On Sat, Feb 24, 2018 at 3:39 AM, Steven D'Aprano
<steve+comp.lang.pyt...@pearwood.info> wrote:
> On Fri, 23 Feb 2018 23:41:44 +1100, Chris Angelico wrote:
> [...]
>>>  Integer pixel values
>> Maybe in 64 bits for the time being, but 32 certainly won't be enough.
>> As soon as you do any sort of high DPI image manipulation, you will
>> exceed 2**32 total pixels in an image (that's just 65536x65536, or
>> 46341x46341 if you're using signed integers);
> I don't think there's any sensible reason to use signed ints for pixel
> offsets.

How about "my language's default integer type is signed"? That's what
gave us all manner of problems, like the way a whole lot of old (and
some not even all THAT old) programs have trouble if you have more
than 2GB of free space - because they query disk free space as a
32-bit number, then interpret that number as signed. (If, as on many
modern systems, you have hundreds or thousands of gig free, it depends
whether that number modulo 4GB is more than 2GB, which is a very fun
thing to manage.)

>> and it wouldn't surprise
>> me if some image manipulation needs that many on a single side - if not
>> today, then tomorrow. So 64 bits might not be enough once you start
>> counting total pixels.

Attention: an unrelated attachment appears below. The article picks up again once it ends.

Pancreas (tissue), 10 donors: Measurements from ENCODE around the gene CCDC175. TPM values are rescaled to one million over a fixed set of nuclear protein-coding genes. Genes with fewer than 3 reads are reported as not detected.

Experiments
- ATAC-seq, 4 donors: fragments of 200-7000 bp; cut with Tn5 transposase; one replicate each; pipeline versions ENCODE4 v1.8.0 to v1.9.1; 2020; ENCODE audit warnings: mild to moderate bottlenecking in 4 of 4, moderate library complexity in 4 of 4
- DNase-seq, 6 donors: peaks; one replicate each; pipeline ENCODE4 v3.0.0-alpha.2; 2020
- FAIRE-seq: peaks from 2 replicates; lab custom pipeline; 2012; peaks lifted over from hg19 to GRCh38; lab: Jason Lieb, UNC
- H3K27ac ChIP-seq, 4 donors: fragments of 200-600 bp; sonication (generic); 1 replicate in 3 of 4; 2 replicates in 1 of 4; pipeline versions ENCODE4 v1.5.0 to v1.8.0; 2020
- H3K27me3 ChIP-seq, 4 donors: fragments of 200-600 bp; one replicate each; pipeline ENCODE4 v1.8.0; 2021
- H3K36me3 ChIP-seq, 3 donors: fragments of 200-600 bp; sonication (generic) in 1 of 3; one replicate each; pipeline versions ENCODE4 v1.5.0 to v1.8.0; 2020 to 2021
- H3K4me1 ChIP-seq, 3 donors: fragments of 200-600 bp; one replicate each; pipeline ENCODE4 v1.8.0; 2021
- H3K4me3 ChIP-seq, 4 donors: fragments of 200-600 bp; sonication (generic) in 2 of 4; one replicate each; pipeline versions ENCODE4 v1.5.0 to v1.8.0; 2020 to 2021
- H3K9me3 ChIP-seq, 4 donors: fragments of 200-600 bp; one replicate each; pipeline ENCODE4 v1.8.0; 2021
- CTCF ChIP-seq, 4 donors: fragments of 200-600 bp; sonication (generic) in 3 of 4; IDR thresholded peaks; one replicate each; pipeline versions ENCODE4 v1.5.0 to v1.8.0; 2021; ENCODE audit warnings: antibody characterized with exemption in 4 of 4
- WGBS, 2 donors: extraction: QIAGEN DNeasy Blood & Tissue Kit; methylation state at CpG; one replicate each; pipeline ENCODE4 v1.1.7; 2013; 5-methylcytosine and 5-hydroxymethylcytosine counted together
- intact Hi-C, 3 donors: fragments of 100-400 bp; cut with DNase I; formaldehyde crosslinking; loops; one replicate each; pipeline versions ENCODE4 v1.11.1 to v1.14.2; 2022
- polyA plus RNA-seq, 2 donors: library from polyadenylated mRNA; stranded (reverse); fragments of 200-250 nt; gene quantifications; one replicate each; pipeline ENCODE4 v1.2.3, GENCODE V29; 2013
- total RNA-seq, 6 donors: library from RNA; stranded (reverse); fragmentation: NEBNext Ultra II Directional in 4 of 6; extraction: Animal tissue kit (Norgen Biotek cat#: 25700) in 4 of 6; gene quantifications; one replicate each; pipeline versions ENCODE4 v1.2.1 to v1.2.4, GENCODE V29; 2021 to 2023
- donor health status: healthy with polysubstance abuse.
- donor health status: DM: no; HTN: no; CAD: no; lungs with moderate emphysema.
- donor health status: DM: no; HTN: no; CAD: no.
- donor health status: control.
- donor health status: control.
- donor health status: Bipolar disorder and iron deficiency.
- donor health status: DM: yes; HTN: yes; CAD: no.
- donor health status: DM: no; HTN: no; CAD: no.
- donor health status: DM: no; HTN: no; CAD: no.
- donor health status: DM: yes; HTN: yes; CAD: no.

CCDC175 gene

> 64-bit int will limit your image size to a maximum of 4294967296 x
> 4294967296.
> If you stitched the images from, let's say, the Hubble Space Telescope
> together into one panoramic image of the entire sky, you'd surely exceed
> that by a couple of orders of magnitude. There's a lot of sky and the
> resolution of the Hubble is very fine.
> Or made a collage of all the duck-face photos on Facebook *wink*
> But you wouldn't be able to open such a file on your computer. Not until
> we get a 128-bit OS :-)

Hmm, yeah, I didn't actually do the math on that, heh.

> While all of this is very interesting, let's remember that listing all
> the many things which can be counted in 64 bits (or 128 bits, or 1024
> bits...) doesn't disprove the need for bignums. The argument Bart makes
> is to list all the things that don't need refrigerating:
> - tinned beans
> - nuts and bolts
> - DVDs
> - books
> - spoons
> as evidence that we don't need refrigerators. Yeah, I get it, there are
> approximately a hundred thousand million billion trillion things that
> don't need bignums. There are so many things that don't need bignums, you
> need a bignum to count them all!


> And I don't give a rat's arse that this means that adding 1 to 10 to get
> 11 in Python takes thirty nanoseconds instead of ten nanoseconds as a
> consequence. If I cared about that, I wouldn't be using Python.

Which is why you don't do crypto in Python - because you DO care about
whether it takes thirty sometimes and ten sometimes, and various other

So there *are* situations where you specifically do not want bignums;
but they're a lot rarer than situations where you don't care what the
underlying implementation is, and it's incredibly freeing to not have
to take integer magnitude limitations into account.


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